Once again, Waithe Wednesdays returned last night and it was time for a new episode of Twenties. In the seventh episode, the struggle is real for our trio and while Hattie and Marie sink trying to get through it, Nia rises to and above the occasion. It’s a nice change of pace for the show and gives Gabrielle Graham, who plays Nia, a chance to take center stage. The episode also seemed to slow down a bit, giving more drama than comedy for once. It’s not a surprising change, things can’t always be roses and rainbows plus it adds an element to the show I wasn’t sure it would strive for in its first season.
As she struggles to find the perfect voice for what she wants to say about love in her writing, Hattie laments to her favorite barista Idina what she envisions her message to be once it’s written. It’s obvious her idea of love feeds more into Hattie’s ego than anything else. But that doesn’t matter because before she knows it, Lorraine is standing in front of her with. And even though she’s there with a man, Hattie chooses to pretend she’s not entertaining Idina the way she knows she has been. It’s a double lose situation for Hattie because not only does Lorraine continue her date with her man, Idina gives her a rightly deserved cold shoulder and leaves her to watch Lorraine enjoy someone else’s company.
Meanwhile, Marie is completely blindsided when Ben is given the promotion over her. After being given a weird pep talk by Chuck, she corners Zach to call him on his bullshit. And he agrees with her that Ben getting the job over her is indeed bullshit, he’s on her side because he respects how hard of a worker she is. He also seems to hint that he’d like to be closer to Marie in more ways than one when she asks if he wants her to quit. Something I really hope is looked at more later. Marie deserves to have the attention of multiple men, especially with the way her relationship with Chuck just seems to get weirder and weirder.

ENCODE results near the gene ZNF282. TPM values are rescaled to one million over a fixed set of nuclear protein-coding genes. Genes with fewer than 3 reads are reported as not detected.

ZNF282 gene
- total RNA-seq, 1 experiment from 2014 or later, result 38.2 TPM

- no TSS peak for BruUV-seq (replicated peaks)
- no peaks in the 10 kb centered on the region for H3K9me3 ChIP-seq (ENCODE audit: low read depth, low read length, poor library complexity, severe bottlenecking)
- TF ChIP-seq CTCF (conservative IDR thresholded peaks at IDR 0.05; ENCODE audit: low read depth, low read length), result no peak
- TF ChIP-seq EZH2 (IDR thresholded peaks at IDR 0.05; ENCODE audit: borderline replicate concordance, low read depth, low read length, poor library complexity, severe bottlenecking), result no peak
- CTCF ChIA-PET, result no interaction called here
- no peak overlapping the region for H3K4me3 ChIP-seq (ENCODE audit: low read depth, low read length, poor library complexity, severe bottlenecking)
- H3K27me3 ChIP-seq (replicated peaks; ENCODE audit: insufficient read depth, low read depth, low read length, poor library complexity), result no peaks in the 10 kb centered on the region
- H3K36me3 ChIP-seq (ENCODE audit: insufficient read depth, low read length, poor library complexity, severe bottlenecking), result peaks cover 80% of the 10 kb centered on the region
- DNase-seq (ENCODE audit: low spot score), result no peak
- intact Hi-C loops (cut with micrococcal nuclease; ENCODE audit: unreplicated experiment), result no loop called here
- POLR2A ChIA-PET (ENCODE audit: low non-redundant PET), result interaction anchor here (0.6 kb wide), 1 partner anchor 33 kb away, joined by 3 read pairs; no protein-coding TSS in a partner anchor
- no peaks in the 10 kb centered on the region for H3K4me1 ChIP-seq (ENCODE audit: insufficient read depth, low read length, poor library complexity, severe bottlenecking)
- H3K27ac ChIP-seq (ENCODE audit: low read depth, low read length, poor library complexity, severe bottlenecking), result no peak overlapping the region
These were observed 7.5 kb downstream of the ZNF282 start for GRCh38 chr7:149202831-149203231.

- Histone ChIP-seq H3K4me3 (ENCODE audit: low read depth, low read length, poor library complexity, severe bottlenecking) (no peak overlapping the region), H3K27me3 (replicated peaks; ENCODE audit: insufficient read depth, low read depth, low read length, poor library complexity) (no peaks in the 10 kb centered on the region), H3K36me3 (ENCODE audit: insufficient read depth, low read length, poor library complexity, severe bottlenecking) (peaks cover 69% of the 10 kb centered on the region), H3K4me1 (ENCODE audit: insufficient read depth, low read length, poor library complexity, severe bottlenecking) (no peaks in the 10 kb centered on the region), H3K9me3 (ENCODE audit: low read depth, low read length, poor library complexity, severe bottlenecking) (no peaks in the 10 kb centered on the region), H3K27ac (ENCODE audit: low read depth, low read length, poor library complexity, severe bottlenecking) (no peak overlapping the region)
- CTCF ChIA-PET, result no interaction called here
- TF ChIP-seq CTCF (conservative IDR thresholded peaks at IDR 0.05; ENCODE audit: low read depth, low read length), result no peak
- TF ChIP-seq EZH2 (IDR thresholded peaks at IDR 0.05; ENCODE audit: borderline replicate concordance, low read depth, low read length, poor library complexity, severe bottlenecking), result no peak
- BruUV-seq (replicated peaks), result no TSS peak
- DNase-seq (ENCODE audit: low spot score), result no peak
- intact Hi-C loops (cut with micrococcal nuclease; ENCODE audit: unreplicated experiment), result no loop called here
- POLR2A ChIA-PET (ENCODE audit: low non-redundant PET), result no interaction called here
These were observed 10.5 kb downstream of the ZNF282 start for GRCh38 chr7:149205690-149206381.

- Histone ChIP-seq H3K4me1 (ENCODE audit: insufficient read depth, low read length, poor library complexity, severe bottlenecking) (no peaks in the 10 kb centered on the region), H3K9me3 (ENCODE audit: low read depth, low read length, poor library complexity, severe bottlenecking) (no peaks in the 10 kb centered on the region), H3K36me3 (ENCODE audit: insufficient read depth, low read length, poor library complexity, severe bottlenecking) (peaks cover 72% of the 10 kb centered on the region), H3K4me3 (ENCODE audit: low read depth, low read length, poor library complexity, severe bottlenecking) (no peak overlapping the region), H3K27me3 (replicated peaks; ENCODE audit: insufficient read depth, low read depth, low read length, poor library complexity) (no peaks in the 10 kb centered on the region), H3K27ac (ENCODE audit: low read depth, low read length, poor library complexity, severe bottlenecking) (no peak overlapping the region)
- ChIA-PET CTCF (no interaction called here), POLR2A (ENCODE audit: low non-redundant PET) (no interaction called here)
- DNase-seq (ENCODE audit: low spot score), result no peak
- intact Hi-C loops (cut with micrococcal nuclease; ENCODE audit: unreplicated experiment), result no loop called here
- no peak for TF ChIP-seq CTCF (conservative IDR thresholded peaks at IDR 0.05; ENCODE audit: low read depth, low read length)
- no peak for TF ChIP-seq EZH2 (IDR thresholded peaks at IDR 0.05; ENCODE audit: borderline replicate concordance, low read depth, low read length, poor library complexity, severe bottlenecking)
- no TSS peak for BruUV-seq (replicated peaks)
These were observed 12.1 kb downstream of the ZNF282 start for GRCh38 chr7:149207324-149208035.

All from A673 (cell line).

As mentioned earlier, Hattie and Marie took L’s and just rolled with them. Nia, on the other hand, took her L by its neck and wrestled with it until it bent to her will. In her acting class, after giving a surprisingly good performance during improv, Nia’s given the stereotypical black women role to work with. And while it angers her, she’s able to use that anger to give a performance worth more than the part. It boosts her confidence and earns her respect with the other students in her class, not to mention the acting coach that teaches the class (played by the always funny Seth Green). She even manages to gain the attention of a few agents, which is what she really wants. For the first time in a long time, she feels like she’s taking the steps to start walking in her purpose.
By choosing to slow down a bit in this episode, Twenties makes sure to give its audience the little pat of comfort it might be needing. Especially those of us who watch that are trying our best to find what our purpose is. Twenties is a show about following your dreams, which is most of the time like living in a sometimes nightmare. There is no glorification of what it’s like to work in the Hollywood industry, nothing is just magically happening for our three friends. They are working hard and often falling short. But that doesn’t mean it that they can’t have small good moments that make a big impact on them. Finding an agent may blow up in Nia’s face, but the confidence she found in class will always be with her and shine when she needs it too. Which is all that matters.
Twenties airs on Wednesday nights on BET
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